Page 1





CONTENTS Page 2 Altered Sensorium Synergy 2012 KMC Sports Update Women’s Rights Page 3 KMC Diaries La Liga Vs EPL Page 4 How to crack ICMR STS

CMC Vellore’s annual Cultural and Sports Fest Prizes won: 1.

1st in Debate: Ramakrishnan Dindigal and Srikanth Aswin

Literary, Stage and Debating Society Two Sides of a Coin


1s in Treasure Hunt: Mishaal Talish and Ntish Sharma


1st in DC: Dr. Saket A, Dr. Kartik V, Srikanth

Page 5


1st in Eastern Acoustics, also Best Singer: Dr. Rahul Venugopal, Indradip M, Vikram S C, Jivakan J, Joel S T, Nitish S, Mishaal T, Rutajeet C

NRI’s guide to surviving in the city


1st in Eastern Group Dance, also Best Dancer: Gayathri S, Divya S, Praveena N, Sanjana K, Madhuri B, Prerana R, Panchami K, Kavitha S, Kriti L, Vipul K R

Transition from Northie to Southie What’s in the Name?


2nd in What’s the Good Word :Dr. Saket A, Dr. Kartik V


3rd in Turncoat: Rohit Shenoy


3rd in Rangoli: Snigdha Bhatia, Khushboo Taneja, Divya Syam, Praveena Nirogi


3rd in Potpourri: Dr. Saket A, Dr. Kartik V, Srivats M

Do’s and Don’ts of Mangalore

Page 6 College Calendar for the next 4 months Color Blocking Apps for Android BWM Editorial Board


Held on August 1, 2012. @TMA Pai Convention Centre Students of o’10 Batch got a reason to SUIT UP!!! The first glimpse of the incoming batch was quite a sight. The freshers’ gazed awestruck at their seniors, as all of us did,at some point in our lives. A new generation of doctors was initiated and branded as KMC-ites.


The Collage Making Competition was held on

Aug 14,2012. Topics given were, “India, as I see it” and “Dare to Dream”. 9 teams participated, 1st Prize was won by Akshay Naik, Aaron Mascerenhas & Aditya Shetty (‘08); 2nd Prize by Medha Urval,Ankitha G Bhat &Abhishek Tandon (‘11); 3rd Prize by Vaishali Reddy, Lisa Jennifer & Avinika Anand On 15 August, the traditional morning ceremony saw Pro-Vice Chancellor Dr.Surendra Shetty as the Chief Guest. The flag was hoisted followed by breakfast. Students of 2012 batch were accompanied by the Student’s Council to Abhaya Ashram where they put up a great performance for the residents. Batches of 2011,2010,2009,2008 and 2007 went to Sneha Sadan, a home for the HIV children, and spent a satisfying afternoon with the children. Been missing out on all the gossip in college? Looking to travel the world sitting on your couch? Looking to order tasty dinner within 100 bucks? No need to look lost any more! The Moron is here to help you! And he is online! Check out OR Scan the QR Code!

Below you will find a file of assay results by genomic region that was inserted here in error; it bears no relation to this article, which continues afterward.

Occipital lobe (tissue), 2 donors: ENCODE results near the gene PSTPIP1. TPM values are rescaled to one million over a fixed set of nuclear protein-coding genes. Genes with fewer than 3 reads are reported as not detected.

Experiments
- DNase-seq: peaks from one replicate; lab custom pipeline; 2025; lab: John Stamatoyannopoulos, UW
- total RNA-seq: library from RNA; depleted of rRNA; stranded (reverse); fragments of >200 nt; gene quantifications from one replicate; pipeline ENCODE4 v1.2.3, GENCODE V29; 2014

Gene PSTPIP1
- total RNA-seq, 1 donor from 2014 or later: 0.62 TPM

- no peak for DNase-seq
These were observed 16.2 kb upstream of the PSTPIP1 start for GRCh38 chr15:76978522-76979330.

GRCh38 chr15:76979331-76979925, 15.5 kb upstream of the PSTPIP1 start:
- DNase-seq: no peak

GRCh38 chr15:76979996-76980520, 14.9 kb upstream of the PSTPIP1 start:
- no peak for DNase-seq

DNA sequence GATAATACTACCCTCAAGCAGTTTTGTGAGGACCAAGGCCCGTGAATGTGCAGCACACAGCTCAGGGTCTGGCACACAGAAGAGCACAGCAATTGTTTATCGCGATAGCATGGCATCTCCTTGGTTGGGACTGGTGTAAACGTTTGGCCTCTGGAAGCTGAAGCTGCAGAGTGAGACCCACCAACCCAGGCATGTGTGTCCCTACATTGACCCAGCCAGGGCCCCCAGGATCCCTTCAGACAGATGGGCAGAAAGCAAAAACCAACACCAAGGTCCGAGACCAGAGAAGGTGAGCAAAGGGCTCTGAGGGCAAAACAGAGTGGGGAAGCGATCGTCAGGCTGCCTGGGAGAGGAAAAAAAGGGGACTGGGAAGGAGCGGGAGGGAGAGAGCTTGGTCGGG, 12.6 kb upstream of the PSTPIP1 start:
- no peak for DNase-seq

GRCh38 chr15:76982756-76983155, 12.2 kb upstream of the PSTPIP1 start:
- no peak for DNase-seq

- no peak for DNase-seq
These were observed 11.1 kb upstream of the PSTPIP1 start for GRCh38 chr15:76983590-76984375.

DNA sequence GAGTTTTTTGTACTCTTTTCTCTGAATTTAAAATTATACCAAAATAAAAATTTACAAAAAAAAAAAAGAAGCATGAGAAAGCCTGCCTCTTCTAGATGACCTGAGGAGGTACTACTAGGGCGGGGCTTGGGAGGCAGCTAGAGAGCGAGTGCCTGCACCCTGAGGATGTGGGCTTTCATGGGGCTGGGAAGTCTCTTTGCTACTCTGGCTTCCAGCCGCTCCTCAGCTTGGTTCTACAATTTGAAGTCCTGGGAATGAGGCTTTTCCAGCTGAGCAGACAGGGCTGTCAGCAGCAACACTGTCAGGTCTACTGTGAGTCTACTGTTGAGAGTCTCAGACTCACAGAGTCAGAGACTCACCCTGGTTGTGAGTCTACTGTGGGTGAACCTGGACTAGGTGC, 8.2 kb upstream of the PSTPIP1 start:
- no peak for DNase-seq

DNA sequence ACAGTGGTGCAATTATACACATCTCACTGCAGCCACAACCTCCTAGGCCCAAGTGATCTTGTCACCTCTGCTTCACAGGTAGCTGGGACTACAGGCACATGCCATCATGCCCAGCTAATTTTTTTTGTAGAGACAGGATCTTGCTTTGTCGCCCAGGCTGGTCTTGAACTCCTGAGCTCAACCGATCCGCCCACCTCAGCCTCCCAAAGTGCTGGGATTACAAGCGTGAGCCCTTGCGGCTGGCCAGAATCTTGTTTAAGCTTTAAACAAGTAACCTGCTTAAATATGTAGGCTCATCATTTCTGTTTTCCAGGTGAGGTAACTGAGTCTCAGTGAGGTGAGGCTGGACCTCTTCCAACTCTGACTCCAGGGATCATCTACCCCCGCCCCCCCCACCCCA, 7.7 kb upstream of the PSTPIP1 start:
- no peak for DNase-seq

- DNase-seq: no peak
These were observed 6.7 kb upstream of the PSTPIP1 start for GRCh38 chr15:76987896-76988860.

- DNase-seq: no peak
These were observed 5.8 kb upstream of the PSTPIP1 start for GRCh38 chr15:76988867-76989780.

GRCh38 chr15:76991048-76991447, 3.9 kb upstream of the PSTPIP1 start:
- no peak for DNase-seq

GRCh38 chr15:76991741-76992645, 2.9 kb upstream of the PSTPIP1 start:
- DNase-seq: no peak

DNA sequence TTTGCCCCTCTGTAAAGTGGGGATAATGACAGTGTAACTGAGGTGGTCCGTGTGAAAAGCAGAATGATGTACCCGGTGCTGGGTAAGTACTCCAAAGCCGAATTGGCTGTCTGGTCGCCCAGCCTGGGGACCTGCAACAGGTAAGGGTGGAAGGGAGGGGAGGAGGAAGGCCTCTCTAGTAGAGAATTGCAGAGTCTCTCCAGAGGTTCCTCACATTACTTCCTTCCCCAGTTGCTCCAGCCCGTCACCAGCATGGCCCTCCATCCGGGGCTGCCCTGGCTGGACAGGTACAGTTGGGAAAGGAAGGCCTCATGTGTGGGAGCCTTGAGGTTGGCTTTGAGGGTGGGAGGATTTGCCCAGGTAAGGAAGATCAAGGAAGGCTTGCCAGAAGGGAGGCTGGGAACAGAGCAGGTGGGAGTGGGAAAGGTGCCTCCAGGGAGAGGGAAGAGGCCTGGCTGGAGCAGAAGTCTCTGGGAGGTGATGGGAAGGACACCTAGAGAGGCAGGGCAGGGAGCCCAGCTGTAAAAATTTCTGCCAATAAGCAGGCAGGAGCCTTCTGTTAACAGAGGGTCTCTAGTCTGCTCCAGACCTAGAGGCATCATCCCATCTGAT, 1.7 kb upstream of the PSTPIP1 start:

Rutajeet Chatterjee ‘10 In early 2011 a small group of us decided to give up on postings and practical work once a week to jam and try to create some original music. It was here that Altered Sensorium, our college's band took its inaugral steps. With Rahul Venugopal and Semanti Bose's strong vocals, Joel Samuel Thomas' vivid bass lines, Jivikan Jeremiah's electrifying arpeggios on keys, Mishaal Taalish and Nitish Sharma's creative percussion (ranging from Mapex to Matkis) and finally Indradip Maity, Vikram Sarat Chandran and Rutajeet Chatterjee shredding sweeping and chugging on the guitar, the band had a lot of raw talent to work with. Each member brought with them their own influences from alternative rock to pop to heavy metal, our band has played it all. Altered sensorium first received success at NITK surathkal by winning the 3rd place at 'Bandish' the Eastern Rock event in which they covered Chekele by the Malayali band Avial and Nayan Tarse from DevD among others. Pegasus 2012 held at CMC Vellore was Altered Sensorium's second triumph winning First place at the Eastern acoustic event! At present the band is trying to record their first original composition, which they performed live at CMC Vellore on stage. For more information and updates about upcoming performances log on to

FRESHERS 2012: SYNGERGY HELD ON: 10th SEPTEMBER 2012 AT: THE USUAL Town Hall. THEME: ROCK AND ROLL!!!! …..and they did ROCK!! SPECIAL PERFORMANCE BY Altered Sensorium Mr. Freshers: Bodhi Ms. Freshers: Kriti


Best Male Model: Rishabh Best Female Model: Kriti